Suppression

In the reign of King Louis XIII, Cardinal Richelieu decided to suppress Protestant political privileges. An uprising (1621–22) against the introduction of Catholicism in Béarn was put down by Richelieu, and the Protestants lost all the strongholds given to them under the Edict of Nantes, except Montauban and La Rochelle. Led by Henri de Rohan and Benjamin de Soubise, the Huguenots revolted again in 1625 and in 1627. La Rochelle was captured (1628) by Richelieu after a 14-month siege, during which King Charles I of England attempted to send some aid to the Protestant defenders. The Peace of Alais (1629) stripped the Huguenots of all political power but assured them of continued religious tolerance.

Cardinal Mazarin continued Richelieu's policy, but King Louis XIV, urged by the French Catholic clergy, moved to suppress the dissident religion. Conversion was encouraged; the Edict of Nantes was interpreted in the strictest way possible; and dragoons were quartered in the homes of Huguenots (see dragonnades). Finally, in 1685, the Edict of Nantes was revoked.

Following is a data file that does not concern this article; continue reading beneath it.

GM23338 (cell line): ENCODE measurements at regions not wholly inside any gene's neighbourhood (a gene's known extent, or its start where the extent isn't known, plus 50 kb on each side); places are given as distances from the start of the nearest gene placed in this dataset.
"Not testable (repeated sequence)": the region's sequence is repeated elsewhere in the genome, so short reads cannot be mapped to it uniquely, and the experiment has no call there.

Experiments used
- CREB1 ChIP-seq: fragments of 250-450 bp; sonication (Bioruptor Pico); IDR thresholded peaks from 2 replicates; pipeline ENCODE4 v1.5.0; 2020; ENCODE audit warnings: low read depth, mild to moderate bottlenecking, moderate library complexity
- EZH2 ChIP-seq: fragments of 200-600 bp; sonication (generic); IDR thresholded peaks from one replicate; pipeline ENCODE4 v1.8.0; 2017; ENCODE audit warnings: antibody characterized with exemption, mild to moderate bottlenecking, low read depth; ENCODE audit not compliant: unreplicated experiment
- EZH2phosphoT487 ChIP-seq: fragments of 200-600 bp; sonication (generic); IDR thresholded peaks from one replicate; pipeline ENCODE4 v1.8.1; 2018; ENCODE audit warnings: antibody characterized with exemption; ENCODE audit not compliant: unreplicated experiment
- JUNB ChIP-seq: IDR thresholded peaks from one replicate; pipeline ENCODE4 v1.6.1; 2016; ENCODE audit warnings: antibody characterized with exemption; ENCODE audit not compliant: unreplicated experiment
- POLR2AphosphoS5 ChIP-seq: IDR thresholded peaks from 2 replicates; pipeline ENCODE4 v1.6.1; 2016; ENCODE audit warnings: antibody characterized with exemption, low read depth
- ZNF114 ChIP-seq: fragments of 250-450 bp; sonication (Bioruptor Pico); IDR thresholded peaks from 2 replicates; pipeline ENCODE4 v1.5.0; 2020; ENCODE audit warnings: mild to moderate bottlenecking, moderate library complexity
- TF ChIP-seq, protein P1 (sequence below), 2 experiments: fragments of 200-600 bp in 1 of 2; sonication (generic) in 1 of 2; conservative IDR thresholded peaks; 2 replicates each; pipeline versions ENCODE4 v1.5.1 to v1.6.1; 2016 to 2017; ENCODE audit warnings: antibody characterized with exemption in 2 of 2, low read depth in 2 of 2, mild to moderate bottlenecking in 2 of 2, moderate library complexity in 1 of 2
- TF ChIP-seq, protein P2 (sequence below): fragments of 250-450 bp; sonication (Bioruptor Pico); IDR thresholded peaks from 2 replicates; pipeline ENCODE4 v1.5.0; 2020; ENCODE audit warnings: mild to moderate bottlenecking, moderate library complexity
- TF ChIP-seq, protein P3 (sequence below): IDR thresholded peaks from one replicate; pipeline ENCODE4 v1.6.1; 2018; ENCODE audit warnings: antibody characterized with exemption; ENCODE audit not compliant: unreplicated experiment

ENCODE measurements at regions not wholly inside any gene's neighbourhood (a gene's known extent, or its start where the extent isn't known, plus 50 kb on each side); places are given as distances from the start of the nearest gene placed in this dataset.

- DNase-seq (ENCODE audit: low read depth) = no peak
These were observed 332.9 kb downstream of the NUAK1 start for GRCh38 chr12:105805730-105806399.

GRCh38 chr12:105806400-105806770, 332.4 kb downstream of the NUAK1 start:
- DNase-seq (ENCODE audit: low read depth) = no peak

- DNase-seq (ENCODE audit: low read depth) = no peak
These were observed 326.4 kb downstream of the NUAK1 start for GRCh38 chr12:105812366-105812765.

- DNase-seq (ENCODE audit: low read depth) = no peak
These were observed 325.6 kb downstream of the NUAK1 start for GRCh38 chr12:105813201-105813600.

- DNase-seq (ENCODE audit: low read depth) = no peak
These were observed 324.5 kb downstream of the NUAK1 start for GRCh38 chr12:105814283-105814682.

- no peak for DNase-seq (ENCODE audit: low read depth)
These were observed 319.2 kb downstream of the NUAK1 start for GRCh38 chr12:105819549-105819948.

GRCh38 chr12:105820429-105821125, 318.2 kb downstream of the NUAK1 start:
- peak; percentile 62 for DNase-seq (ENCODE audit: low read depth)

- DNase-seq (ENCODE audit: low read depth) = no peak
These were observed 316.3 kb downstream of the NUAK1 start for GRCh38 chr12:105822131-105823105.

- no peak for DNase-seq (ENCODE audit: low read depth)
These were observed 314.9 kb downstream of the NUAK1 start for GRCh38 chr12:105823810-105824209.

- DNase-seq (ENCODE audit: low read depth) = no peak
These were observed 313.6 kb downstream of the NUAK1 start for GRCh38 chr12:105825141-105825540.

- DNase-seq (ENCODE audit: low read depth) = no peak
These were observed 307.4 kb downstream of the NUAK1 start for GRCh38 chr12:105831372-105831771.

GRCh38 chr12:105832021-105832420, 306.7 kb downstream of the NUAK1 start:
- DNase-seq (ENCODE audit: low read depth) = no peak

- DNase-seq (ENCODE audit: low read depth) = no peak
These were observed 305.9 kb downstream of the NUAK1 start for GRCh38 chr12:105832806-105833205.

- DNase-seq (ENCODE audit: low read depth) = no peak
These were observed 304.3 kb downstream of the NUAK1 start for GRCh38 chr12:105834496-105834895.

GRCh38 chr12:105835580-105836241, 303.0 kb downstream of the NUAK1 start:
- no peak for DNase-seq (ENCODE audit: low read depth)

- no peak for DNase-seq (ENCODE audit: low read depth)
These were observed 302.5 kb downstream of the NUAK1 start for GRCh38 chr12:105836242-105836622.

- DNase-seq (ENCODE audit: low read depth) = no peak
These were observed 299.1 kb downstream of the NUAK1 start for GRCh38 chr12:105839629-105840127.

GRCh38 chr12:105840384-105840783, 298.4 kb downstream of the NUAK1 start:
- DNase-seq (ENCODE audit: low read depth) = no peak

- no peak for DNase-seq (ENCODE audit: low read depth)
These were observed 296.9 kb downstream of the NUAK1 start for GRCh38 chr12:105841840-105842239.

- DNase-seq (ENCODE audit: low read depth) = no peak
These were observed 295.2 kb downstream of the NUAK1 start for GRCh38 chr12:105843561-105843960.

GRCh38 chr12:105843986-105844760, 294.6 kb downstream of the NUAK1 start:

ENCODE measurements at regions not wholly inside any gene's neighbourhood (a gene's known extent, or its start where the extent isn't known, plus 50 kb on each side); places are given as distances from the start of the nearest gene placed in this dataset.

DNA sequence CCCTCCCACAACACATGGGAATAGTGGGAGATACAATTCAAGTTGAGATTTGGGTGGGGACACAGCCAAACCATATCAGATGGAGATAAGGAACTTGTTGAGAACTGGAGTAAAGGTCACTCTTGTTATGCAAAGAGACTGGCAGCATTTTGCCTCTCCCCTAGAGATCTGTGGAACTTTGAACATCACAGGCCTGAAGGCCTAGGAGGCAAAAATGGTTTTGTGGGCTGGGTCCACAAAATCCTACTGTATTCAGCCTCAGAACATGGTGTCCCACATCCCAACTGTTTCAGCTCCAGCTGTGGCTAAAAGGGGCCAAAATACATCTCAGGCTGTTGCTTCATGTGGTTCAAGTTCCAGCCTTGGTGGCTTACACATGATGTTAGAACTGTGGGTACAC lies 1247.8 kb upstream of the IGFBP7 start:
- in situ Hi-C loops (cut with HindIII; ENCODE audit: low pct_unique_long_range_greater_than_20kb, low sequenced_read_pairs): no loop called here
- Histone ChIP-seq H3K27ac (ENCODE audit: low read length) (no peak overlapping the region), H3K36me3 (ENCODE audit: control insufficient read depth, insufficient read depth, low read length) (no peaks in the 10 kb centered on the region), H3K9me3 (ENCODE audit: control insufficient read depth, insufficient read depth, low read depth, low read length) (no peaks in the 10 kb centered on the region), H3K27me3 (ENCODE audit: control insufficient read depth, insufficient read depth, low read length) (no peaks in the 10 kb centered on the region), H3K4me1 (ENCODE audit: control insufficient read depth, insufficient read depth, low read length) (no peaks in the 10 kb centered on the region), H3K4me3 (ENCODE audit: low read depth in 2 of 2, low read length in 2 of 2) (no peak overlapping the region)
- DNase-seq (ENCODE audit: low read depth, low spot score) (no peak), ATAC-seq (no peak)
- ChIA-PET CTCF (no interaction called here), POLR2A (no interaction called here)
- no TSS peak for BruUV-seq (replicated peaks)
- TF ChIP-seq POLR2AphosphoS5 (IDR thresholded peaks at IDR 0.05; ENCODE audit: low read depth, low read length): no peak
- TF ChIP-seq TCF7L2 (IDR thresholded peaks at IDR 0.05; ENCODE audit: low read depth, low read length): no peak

This act had disastrous results. Entire provinces were depopulated as countless Huguenots fled to England, the Netherlands, Germany, Switzerland, and America. The only important fragment of Huguenots left in France was in the Cévennes, where the war of the Camisards (1702–10) broke out. In 1787, Louis XVI allowed the Huguenots tolerance, and in Dec., 1789, the revolutionary National Assembly restored their civil rights. Full religious freedom was not attained until church and state were separated in 1905.

Bibliography

See history by H. M. Baird (6 vol., 1879–95); G. A. Rothrock, The Huguenots (1979); N. M. Sutherland, The Huguenot Struggle for Recognition (1980); R. D. Gwynn, Huguenot Heritage (1985); G. Treasure, The Huguenots (2013).